. how biased the media, and BBC in partcular, are in promoting nationalist and republican culture.
    . how unbalanced legislation such as the parading order and the Fair Employment and treatment act are.
    . etc. etc.

    The biggest single source of discrimination is the education sector. Catholic schools promote division and conflict. They are exempt from legislation that promotes equality which results in them producing generations of sectarian bigots – people who think it is OK to abuse protestant communities.
    To make matters worse, the education sector is controlled by SF.

    Look at the Higher Education sector – It is disproportionately catholic. Too many young protestants just feel that they are being “cleansed” out of this country. They never return. The recent census figures support this analysis and are readily available for even the most lazy journalist to check.

    Alex, if you scrape the surface, do some proper journalism, you’ll understand that trouble is just the visible “venting”. Now is the time to fix the problems under the surface in a truly fair, equitable and sustainable manner – for both communities. For anyone who has grown up here and understands the people, it’s not hard to predict the consequences of doing nothing.

    1. Thug says:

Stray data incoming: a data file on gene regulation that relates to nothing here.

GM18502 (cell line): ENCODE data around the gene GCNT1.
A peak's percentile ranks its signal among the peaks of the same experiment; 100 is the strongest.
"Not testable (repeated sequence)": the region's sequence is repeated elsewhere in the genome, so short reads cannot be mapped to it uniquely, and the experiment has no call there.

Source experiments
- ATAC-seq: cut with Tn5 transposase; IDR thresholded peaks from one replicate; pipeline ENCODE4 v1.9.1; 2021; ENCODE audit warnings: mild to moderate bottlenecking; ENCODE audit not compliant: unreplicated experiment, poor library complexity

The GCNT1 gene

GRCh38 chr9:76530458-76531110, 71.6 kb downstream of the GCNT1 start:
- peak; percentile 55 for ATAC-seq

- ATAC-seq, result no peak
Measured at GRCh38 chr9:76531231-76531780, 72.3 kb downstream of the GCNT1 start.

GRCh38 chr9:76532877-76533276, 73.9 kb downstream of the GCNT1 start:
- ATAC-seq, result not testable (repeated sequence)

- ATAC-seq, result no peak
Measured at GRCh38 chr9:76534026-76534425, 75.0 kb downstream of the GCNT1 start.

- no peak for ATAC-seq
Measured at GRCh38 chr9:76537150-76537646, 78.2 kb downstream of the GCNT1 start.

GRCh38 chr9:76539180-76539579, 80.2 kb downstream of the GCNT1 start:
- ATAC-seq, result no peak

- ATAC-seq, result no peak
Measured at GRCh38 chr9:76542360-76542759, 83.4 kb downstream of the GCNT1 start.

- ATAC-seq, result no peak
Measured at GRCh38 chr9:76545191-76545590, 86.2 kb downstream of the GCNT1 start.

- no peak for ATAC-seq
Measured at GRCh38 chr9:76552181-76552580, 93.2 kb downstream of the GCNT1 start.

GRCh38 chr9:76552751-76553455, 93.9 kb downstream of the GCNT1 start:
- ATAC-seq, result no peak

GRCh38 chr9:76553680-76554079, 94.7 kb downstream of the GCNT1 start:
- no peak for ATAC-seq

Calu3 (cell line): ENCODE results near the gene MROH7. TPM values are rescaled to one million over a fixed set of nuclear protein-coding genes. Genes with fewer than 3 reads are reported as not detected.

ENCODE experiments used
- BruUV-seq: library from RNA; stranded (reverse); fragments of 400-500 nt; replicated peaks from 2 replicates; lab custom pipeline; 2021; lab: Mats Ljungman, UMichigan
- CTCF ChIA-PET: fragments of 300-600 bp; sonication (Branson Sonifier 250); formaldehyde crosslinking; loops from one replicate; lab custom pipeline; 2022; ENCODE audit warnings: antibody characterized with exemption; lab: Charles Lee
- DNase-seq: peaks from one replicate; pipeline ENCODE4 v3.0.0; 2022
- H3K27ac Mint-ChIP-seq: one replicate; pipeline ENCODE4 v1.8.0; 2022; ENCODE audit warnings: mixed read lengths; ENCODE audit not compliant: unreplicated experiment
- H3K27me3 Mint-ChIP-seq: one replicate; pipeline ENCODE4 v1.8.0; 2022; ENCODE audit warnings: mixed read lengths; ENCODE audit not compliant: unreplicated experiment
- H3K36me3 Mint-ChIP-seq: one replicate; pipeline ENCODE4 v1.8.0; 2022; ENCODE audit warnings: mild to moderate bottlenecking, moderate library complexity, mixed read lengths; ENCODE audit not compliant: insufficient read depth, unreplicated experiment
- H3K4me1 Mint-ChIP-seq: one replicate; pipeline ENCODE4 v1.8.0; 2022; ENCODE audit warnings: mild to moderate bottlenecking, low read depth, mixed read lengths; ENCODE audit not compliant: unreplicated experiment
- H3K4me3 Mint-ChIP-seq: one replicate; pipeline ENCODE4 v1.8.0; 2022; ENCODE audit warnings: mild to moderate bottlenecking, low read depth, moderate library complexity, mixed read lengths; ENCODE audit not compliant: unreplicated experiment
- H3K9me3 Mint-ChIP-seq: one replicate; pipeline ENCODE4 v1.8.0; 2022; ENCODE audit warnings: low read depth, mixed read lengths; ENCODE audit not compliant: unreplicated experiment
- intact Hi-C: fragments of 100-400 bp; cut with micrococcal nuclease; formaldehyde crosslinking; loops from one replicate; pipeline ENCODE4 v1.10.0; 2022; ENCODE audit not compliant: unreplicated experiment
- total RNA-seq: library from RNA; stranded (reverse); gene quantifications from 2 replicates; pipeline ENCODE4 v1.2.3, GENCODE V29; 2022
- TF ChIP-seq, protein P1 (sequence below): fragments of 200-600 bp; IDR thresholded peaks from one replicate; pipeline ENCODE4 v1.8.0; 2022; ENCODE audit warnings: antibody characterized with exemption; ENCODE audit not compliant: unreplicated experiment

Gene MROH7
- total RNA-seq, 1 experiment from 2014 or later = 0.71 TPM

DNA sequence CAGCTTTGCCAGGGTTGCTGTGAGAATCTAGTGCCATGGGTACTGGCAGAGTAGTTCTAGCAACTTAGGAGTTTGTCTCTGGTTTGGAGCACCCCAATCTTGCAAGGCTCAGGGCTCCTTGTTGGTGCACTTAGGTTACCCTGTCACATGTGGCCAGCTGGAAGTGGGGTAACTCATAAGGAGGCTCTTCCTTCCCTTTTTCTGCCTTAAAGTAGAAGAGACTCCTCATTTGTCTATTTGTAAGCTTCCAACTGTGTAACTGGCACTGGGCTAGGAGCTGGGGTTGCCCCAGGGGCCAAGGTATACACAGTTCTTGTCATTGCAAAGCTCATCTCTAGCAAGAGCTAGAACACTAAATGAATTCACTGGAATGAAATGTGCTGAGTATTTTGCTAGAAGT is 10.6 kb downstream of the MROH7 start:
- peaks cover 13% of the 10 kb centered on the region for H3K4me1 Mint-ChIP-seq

Again, there should be no catholic schools or protestant schools or any other schools based on such ‘should be’ private matters as faith. There should be just schools, all in one, together. Then maybe one day there would be no Catholic or Protestant communites, just people, where monty-python-esque arguments about which way one should interpret an old book with dubious claims to any moral or factual truth become completely irrelevant in daily life.

      1. Erch says:

        Separate schooling is greatest obstacle to improving relations between Protestants and Catholics. The Catholic Church is adamant,they are totally against integrating Catholic children with Protestant children and will not allow it.
        Why is it that they not challenged on their stance by politicians journalists etc?

  7. Pete says:

    Stripped of context, the public disorder appears inexplicable, and news media is fond of presenting events in Northern Ireland as unknowable and mysterious.

    The missing context is that Northern Ireland in general and Belfast City Council in particular are poorly served by incompetent local politicians. In the case of the flag, the council invited public views on flag policy, (10,000 plus responded, over 90% wanting no change in policy), then decided to ignore those views. None of the parties or Councillors ran on flag removal, and it appeared in no manifesto. This is not a question of ‘democracy’ being challenged as the three parties responsible (Sinn Fein, Alliance, SDLP) maintain, its a question of ignored people throwing a spanner in the works because that gets the attention of a self-serving political establishment.

  8. Michael says:

    Its the fact that the government has given in to paramillitaries and people are now seeing everything stripped away.They take and spend the english pound so why do republicans want a flag taken down.Would the irish republic remove the tricolour if asked to I dont think so.I dont condone rioting or violence but people have the right to take a stand against what they feel is the last remaining part of Northern Ireland.